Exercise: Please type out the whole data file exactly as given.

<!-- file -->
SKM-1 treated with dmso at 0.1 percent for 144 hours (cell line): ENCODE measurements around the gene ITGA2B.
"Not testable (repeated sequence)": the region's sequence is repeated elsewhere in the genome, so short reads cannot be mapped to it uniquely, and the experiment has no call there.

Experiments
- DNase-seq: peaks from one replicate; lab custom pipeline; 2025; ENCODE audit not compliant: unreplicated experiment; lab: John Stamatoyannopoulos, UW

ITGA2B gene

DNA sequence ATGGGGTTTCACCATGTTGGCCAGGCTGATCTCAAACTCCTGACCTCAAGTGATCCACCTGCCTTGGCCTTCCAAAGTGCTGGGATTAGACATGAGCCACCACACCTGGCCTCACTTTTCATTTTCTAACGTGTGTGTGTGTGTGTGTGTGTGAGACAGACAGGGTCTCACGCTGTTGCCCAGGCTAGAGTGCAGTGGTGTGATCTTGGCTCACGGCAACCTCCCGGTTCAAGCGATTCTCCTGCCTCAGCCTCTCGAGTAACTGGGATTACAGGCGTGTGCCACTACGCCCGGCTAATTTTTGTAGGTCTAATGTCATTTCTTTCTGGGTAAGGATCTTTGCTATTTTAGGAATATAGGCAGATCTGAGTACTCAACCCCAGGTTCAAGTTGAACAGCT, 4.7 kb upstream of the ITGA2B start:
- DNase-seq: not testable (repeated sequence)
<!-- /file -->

SKM-1 treated with dmso at 0.1 percent for 144 hours (cell line): ENCODE measurements around the gene ITGA2B.
"Not testable (repeated sequence)": the region's sequence is repeated elsewhere in the genome, so short reads cannot be mapped to it uniquely, and the experiment has no call there.

Experiments
- DNase-seq: peaks from one replicate; lab custom pipeline; 2025; ENCODE audit not compliant: unreplicated experiment; lab: John Stamatoyannopoulos, UW

ITGA2B gene

DNA sequence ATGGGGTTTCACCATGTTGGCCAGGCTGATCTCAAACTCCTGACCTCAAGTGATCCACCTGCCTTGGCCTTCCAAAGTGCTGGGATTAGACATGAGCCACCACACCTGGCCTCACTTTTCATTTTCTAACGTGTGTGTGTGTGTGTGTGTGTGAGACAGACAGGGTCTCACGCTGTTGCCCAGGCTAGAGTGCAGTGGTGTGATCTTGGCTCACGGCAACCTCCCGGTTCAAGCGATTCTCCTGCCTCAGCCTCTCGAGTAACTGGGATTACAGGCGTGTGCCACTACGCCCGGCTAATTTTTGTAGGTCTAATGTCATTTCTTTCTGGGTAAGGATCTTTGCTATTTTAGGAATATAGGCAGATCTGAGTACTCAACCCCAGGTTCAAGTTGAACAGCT, 4.7 kb upstream of the ITGA2B start:
- DNase-seq: not testable (repeated sequence)